Remember the rules of good comments:

  • The newbie explains the syntax
  • The apprentice explains what is happening
  • The expert explain why it is happening


" This uses the new line_exist operator in 740 which replaces READ TABLE
IF line_exists( itab[ carrid = 'AE' ] ).
    PERFORM foobar.

When I know that operator this comment does not help me at all. Also, I might laugh at you for calling it "new" because this might be the year 2028 and that operator was declared obsolete years ago. When I don't know the operator, you just sent me on a 10 minute Googling spree instead of helping me understand your code.


" When any position has the carrier 'AE', we need to do the foobar operation
IF line_exists( itab[ carrid = 'AE' ] ).
    PERFORM foobar.

This tells me what is happening so I don't even need to understand what this new language feature does. When I didn't knew it before, you just demonstrated me what it does, so I learned something from you. And even when I already know it, your comment might be more readable than your code, helping me to understand your program.

Even better:

" Anytime there is at least one flight by carrier AE on the
" flight list, the foobar operation must be performed to prevent 
" all the foobaz from getting confabulated.
IF line_exists( itab[ carrid = 'AE' ] ).
    PERFORM foobar.

It doesn't just tell me what is happening but also what purpose it fulfills.


Contrary to other answers, I would say no. The code should be self-documented as much as possible. Such simple things should not need to be explained in the code.

I do not know SAP, but a simple google query pointed to the SAP reference page to the line_exists function.

If the maintainers and developers are not up to date, then the company needs to develop a strategy to keep them up to date.


I think it depends on the situation.

In this example, documentation like this belongs in a README file.* If you consistently use the new syntax, your code will be virtually unrecognizable to a programmer who only knows the older style. Your maintainers will thank you if you warn them up front that they don't actually know this language. I would:

  1. Start every source file with a bold block comment that this file uses new syntax:

    * ### This file uses the NEW ABAP SYNTAX  ### *
    * ### introduced in NetWeaver 7.4.        ### *
    * ### Please see README.html for details. ### *
  2. In the README, briefly explain the syntax changes and provide links (hence README.html) to tutorials and references.

This has two advantages:

  1. You can reuse the README across multiple projects. Don't repeat yourself!

  2. Your code won't be half comments. It appears the new syntax will be present throughout each file. Explaining syntax, even briefly, wherever you use it will be tedious for you to do and difficult for your maintainer to read.

* Caveat: All I know about ABAP I learned from the links in your post. Please don't consider this an expert opinion.

** By the way, the above sample block comment is hereby licensed CC0 1.0 :) . Feel free to copy it if it is convenient to do so!

  • All content on StackExchange is automatically licensed as Creative Commons Attribution Share Alike per the terms of use. See stackexchange.com/legal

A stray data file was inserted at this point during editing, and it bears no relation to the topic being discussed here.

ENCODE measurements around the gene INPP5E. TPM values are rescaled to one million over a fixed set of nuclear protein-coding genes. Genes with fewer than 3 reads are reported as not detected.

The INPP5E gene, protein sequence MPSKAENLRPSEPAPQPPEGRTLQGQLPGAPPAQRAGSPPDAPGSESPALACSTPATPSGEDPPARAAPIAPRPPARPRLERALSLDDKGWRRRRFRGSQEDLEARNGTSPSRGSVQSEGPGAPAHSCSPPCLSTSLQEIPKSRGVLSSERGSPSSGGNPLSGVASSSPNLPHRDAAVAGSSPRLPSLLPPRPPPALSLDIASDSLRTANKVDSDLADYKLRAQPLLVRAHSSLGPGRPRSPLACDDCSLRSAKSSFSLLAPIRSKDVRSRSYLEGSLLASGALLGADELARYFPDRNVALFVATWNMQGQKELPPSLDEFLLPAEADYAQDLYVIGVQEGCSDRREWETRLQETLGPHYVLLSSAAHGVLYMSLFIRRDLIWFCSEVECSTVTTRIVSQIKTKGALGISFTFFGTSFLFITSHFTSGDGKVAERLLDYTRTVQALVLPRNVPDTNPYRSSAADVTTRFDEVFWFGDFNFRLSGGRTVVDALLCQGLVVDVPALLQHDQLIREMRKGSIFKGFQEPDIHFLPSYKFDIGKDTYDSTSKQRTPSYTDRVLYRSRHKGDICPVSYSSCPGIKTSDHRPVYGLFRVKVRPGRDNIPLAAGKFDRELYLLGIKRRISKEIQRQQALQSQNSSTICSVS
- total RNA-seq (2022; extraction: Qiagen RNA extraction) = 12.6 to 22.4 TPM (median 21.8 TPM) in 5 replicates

– user53019
    Aug 26, 2015 at 20:40
  • @GlenH7 - yes - that is why the CC0 was important! I wanted the OP to be able to copy the comment if it was convenient to do so. See also the blanket license on my profile. Please don't edit any statements granting licenses - those are in addition to the CC-BY-SA. Thanks!
    – cxw
    Aug 26, 2015 at 21:04

In this case, someone unfamiliar with the updates could simply look up line_exists and move along.

For something less searchable, you might want to leave a comment which simply names the new features you are using so that up-to-date documentation is easier to find. If you use these features in more than a few places, put such a notice in a readme file instead of in comments.

I would not bother explaining the syntax if there is already ample documentation from another source, save your effort for documenting the things you develop instead.

  • I see that I should have been clearer in my original post, this is indeed what I'm doing, for example "This logic uses the new GROUP BY logic from ABAP release 7.40 SP08".
    – Lilienthal
    Aug 26, 2015 at 14:20
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    If the code is a scripting language that could be run on older systems that do not have these new language features available, then a quick comment would not hurt. For compatibility issues, though, I would definitely put that in a README of some sort, then communicate, communicate, communicate. Aug 26, 2015 at 18:27

Note: I am not very familiar with ABAP, so I am answering as if someone asked about using lambdas in Java, in the understanding that the issue is similar (AFAIK it is). If I am wrong, please inform me.

This does not belong to comments (part of the code) as it is an specification issue of the project. In fact, it should not be a programmer who decides to use the new features, but the project manager or even the product owner who will decide which version/s of ABAP the project should be compatible with.

Somewhere in the project documentation should be written something like "Supports ABAP X". Now: